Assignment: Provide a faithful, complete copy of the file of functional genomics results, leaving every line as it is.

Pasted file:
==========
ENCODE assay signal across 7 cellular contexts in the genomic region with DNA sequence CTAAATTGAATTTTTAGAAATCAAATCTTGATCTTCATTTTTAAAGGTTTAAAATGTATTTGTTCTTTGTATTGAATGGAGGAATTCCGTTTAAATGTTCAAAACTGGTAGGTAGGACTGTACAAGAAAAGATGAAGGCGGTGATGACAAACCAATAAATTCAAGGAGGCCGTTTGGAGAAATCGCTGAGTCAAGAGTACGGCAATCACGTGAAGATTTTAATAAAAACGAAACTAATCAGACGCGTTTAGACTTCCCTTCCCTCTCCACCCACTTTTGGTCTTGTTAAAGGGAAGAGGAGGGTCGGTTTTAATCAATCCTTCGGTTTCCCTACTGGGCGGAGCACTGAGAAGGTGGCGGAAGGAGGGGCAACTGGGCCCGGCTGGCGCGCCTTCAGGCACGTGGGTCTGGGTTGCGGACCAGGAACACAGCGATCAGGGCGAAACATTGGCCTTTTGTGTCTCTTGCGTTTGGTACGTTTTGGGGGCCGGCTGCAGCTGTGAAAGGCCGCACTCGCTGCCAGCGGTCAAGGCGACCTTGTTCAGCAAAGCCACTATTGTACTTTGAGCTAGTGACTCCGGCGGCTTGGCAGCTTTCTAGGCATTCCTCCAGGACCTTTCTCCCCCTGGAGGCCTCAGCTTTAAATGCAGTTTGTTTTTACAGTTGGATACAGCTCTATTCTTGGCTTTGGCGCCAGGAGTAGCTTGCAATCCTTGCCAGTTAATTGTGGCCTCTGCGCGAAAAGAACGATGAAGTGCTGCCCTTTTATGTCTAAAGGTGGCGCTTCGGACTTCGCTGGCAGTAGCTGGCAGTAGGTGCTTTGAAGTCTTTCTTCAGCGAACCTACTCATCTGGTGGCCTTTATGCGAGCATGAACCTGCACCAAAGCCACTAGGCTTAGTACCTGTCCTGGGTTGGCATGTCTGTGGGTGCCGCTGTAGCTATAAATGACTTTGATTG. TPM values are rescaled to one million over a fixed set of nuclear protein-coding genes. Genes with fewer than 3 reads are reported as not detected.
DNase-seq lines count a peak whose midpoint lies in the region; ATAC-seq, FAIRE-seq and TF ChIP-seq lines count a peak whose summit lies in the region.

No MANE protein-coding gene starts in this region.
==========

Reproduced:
ENCODE assay signal across 7 cellular contexts in the genomic region with DNA sequence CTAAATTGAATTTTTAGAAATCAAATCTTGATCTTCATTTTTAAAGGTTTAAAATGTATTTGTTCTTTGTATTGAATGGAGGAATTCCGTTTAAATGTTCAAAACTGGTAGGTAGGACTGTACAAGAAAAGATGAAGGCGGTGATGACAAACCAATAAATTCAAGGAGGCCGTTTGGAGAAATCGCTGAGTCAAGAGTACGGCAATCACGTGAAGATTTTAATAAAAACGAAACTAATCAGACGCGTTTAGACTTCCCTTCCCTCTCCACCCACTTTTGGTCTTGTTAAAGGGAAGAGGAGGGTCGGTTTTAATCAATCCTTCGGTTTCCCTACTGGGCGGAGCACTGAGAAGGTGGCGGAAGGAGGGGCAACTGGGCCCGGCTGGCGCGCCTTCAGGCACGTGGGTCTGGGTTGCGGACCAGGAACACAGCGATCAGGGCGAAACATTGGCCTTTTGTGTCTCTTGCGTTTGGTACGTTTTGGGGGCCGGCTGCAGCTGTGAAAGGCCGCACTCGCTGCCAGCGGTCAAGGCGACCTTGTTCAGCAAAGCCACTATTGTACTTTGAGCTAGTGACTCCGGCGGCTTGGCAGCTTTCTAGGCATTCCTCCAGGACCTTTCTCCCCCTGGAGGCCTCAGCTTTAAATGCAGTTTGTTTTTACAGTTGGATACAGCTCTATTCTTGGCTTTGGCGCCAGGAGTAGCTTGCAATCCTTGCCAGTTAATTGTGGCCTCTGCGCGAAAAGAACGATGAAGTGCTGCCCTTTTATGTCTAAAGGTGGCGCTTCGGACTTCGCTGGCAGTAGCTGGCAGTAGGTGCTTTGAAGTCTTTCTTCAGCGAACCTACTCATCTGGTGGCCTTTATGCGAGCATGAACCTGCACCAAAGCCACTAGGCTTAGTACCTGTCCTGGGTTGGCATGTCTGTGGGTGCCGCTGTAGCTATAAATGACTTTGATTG. TPM values are rescaled to one million over a fixed set of nuclear protein-coding genes. Genes with fewer than 3 reads are reported as not detected.
DNase-seq lines count a peak whose midpoint lies in the region; ATAC-seq, FAIRE-seq and TF ChIP-seq lines count a peak whose summit lies in the region.

No MANE protein-coding gene starts in this region.